14. Modelling of evaporation in a sparse millet crop using a two-source model including sensible heat advection within the canopy

    NASA Astrophysics Data System (ADS)

    Lund, M. R.; Soegaard, H.

    2003-09-01

    During two successive growing seasons meteorological measurements were made in a pearl millet field in the Sahel to investigate the evaporation process in relation to crop growth. The evaporation was measured by eddy correlation and simulated using the Shuttleworth Wallace (SW) model [Q. J. R. Meteorol. Soc. 111 (1985) 839-855]. To take sun height and multi-layer scattering into account a radiation balance model was formulated. The model indicates that partitioning of the net radiation between the vegetation and the soil may be estimated ( r2=0.94) from the fraction of diffuse radiation, the leaf area index and an attenuation coefficient, but that the attenuation coefficient may not be similar in different locations. To solve the SW-model with respect to the soil resistance an iterative solution was employed with the total evaporation estimated from the Bowen-ratio calculated from eddy correlation measurements. The procedure made it possible to derive stable estimates of soil resistance at soil evaporation rates down to 25 W m -2. The soil resistance was found to be in accordance with evaporation through a dry surface layer. The SW-model indicates, that advection of sensible heat from the dry soil to the plants, increases transpiration considerably. This will cause management techniques, such as mulching and dry farming, aimed at reducing soil evaporation to be less effective than might be anticipated. The effects of raising the leaf area index to improve the microclimate is discussed in relation to management of the available water and crop security.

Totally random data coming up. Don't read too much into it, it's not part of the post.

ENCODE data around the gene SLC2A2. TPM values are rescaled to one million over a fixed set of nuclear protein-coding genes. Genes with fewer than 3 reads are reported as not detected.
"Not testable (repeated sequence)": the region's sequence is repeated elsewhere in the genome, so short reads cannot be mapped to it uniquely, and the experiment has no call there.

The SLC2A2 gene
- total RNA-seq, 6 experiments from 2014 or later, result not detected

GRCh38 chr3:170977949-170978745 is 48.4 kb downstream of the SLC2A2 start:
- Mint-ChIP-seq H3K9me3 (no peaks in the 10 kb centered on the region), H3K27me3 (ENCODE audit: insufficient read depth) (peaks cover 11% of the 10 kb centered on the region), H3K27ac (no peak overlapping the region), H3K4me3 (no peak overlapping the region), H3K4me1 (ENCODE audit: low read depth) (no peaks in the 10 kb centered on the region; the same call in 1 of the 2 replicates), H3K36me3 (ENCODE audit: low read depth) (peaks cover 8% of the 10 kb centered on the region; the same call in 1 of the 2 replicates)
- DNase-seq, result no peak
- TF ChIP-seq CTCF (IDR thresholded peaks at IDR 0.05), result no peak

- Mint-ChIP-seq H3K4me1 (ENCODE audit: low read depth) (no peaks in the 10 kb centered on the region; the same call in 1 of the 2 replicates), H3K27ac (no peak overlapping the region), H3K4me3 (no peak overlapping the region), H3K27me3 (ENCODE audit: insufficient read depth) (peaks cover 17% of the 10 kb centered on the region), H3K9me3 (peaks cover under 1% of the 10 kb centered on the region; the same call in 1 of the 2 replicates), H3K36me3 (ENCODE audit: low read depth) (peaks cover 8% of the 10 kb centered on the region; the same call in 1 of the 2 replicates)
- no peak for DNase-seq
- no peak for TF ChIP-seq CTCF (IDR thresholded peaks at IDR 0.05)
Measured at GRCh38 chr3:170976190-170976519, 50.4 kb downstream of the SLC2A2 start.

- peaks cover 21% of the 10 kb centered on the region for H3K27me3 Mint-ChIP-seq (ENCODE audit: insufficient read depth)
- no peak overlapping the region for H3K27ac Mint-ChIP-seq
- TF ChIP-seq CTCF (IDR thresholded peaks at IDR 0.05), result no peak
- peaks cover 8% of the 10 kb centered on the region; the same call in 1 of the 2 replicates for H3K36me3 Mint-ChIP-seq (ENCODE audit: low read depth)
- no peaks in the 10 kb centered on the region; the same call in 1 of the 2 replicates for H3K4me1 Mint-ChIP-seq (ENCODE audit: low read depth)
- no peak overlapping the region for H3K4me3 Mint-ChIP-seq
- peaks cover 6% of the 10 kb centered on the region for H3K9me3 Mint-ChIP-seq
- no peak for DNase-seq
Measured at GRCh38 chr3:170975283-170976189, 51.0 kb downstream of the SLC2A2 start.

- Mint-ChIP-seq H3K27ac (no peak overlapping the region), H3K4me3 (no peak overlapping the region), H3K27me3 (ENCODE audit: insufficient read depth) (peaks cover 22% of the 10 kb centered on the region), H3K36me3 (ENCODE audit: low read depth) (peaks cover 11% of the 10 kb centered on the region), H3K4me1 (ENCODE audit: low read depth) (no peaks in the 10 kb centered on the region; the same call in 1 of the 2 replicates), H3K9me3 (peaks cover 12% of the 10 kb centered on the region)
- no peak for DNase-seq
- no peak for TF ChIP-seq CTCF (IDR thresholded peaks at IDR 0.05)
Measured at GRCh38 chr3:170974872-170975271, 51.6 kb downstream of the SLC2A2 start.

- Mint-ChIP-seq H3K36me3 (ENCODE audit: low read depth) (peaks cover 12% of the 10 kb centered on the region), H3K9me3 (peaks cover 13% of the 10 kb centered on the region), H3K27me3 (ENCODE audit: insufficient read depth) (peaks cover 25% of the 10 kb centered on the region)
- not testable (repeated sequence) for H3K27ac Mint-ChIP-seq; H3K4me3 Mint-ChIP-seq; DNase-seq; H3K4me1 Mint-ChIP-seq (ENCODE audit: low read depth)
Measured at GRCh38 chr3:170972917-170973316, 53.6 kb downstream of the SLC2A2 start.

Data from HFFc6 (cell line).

15. Designing for chaos: applications of chaotic advection at the microscale: One contribution of 11 to a Theme 'Transport and mixing at the microscale'

    NASA Astrophysics Data System (ADS)

    Stremler, Mark A.; Haselton, F. R.; Aref, Hassan

    2004-05-01

    Chaotic advection can play an important role in efficient microfluidic mixers. We discuss a design paradigm that exploits chaotic advection and illustrate by two recent examples, namely enhancing gene expression profiling and constructing an in-line microfluidic mixing channel, how application of this paradigm has led to successful micromixers. We suggest that 'designing for chaos', that is, basing practical mixer design on chaotic advection analysis, is a promising approach to adopt in this developing field which otherwise has little to guide it and is constrained by issues of scale and manufacturability.

  16. Radiative heat transport instability in ICF plasmas

    NASA Astrophysics Data System (ADS)

    Rozmus, W.; Bychenkov, V. Yu.

    2015-11-01

    A laser produced high-Z plasma in which an energy balance is achieved due to radiation losses and radiative heat transfer supports ion acoustic wave instability. A linear dispersion relation is derived and instability is compared to the radiation cooling instability. This instability develops in the wide range of angles and wavenumbers with the typical growth rate on the order of cs/LT (cs is the sound speed, LT is the temperature scale length). In addition to radiation dominated systems, a similar thermal transport driven ion acoustic instability was found before in plasmas where the thermal transport coefficient depends on electron density. However, under conditions of indirect drive ICF experiments the driving term for the instability is the radiative heat flux and in particular, the density dependence of the radiative heat conductivity. A specific example of thermal Bremsstrahlung radiation source has been considered corresponding to a thermal conductivity coefficient that is inversely proportional to the square of local particle density. In the nonlinear regime this instability may lead to plasma jet formation and anisotropic x-ray generation.